In the winter of 2015, current Knight-Wallace Fellow Bastian Obermayer, deputy head of the investigative unit at the Süddeutsche Zeitung in Munich, received an anonymous email. “John Doe” offered a massive trove of data from the Panamanian law firm Mossack Fonseca. Obermayer and colleague Frederik Obermaier soon realized that the 2.6 terabytes of data (11.5 million financial and legal records from 214,000 offshore companies) were too much for them to handle alone. They contacted Gerard Ryle ’06, director of the International Consortium of Investigative Journalists (ICIJ), and asked for support.
Through ICIJ, a secret database was established, a secure communication network was set up, and soon Ryle was leading a virtual newsroom. Three hundred seventy-six journalists in 76 countries searched through the files and shared information on who was hiding money. On April 3, 2016, the investigations were published simultaneously around the world as The Panama Papers. The first big revelation led to the resignation of Iceland’s prime minister over his ownership of an offshore company.
ICIJ put together an extensive website with stories, databases, videos, graphics and even an online game to help readers understand how tax havens work. The Süddeutsche Zeitung published a multimedia project in German and English. Obermayer and Obermaier’s book, “The Panama Papers,” was published in English and in 14 other languages as of this writing.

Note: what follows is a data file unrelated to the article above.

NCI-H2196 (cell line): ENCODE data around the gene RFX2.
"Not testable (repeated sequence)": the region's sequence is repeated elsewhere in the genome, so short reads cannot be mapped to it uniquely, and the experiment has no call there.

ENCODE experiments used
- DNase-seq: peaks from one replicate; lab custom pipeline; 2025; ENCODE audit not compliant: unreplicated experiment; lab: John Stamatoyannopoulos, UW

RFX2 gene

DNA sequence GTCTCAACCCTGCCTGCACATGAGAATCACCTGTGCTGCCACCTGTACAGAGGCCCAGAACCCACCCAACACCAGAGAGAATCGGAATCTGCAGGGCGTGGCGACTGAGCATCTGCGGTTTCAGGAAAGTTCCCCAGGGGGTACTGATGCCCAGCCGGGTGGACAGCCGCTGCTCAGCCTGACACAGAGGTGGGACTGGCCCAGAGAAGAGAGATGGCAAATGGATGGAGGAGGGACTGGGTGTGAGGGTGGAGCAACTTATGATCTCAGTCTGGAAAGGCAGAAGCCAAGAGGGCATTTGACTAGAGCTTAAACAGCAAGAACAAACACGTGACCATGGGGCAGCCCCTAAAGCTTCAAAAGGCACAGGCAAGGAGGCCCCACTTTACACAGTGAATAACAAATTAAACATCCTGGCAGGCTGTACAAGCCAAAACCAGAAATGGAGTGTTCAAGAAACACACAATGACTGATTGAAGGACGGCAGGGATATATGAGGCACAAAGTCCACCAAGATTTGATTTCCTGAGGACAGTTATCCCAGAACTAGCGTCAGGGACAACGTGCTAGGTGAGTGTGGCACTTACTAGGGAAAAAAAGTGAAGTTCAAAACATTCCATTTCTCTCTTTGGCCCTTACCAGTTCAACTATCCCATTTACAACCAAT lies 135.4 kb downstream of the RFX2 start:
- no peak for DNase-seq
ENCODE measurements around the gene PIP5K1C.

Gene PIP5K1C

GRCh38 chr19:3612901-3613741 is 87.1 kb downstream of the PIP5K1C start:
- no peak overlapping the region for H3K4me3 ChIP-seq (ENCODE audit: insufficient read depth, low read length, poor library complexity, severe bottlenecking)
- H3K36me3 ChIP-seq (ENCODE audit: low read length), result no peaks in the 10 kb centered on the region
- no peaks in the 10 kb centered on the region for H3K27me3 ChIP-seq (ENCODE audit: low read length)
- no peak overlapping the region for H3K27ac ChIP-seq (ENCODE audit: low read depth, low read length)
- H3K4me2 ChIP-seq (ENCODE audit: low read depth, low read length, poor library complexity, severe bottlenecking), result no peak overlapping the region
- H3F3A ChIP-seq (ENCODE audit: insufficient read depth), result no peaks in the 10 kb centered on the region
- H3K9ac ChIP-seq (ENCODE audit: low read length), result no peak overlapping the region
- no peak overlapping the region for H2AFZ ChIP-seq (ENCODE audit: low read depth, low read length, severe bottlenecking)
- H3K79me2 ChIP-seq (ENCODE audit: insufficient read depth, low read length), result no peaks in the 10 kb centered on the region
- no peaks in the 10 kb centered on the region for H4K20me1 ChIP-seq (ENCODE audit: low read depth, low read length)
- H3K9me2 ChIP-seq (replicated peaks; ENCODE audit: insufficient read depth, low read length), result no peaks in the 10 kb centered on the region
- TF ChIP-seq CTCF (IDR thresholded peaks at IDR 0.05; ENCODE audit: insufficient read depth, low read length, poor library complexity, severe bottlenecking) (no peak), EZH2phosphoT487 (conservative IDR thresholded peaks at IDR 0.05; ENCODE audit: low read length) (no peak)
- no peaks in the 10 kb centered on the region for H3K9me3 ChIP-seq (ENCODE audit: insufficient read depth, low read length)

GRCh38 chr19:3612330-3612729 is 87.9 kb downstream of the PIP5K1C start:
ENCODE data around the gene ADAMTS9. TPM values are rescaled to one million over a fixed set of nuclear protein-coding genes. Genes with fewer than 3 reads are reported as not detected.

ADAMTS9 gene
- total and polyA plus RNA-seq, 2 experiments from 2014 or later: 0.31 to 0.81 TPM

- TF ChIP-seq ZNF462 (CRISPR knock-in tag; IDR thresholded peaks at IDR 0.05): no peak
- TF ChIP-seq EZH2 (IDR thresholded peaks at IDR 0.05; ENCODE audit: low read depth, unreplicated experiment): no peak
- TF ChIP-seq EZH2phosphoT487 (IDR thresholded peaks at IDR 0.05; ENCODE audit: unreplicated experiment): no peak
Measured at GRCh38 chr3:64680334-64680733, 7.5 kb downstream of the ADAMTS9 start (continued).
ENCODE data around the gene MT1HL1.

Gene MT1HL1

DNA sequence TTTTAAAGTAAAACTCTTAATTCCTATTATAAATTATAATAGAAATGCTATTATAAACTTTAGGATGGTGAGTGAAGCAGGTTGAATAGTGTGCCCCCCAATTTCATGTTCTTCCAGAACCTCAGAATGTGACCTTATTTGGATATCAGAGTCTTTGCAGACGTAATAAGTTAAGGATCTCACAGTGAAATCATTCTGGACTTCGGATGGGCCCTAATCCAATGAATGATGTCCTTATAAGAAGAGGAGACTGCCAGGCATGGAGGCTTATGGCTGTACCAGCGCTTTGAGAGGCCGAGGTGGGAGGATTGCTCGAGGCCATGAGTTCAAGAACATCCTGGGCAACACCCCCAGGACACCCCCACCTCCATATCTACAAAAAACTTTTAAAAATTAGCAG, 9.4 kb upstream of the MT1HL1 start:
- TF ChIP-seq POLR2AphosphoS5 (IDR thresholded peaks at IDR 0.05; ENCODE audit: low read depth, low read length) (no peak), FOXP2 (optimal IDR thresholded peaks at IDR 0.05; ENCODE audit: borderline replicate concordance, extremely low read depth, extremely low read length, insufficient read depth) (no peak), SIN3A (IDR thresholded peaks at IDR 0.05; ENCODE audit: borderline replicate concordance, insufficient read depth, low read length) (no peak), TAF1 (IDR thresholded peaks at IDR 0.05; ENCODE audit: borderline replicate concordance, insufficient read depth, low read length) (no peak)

In addition to Obermayer and Ryle, one other Knight-Wallace Fellow Edouard Perrin ’16, of Premières Lignes Télévision in Paris worked on The Panama Papers.
Since April, The Panama Papers project has received many awards, including the Online News Association’s Al Neuharth Innovation in Investigative Journalism Award, the Data Journalism Award in Vienna and the Barlett & Steele Gold Award. Worth magazine ranked Ryle number 55 of the top 100 most powerful people in the global financial world.
You can watch Ryle’s latest TED Talk about the story behind the biggest data leak and the largest international collaboration in the history of investigative journalism.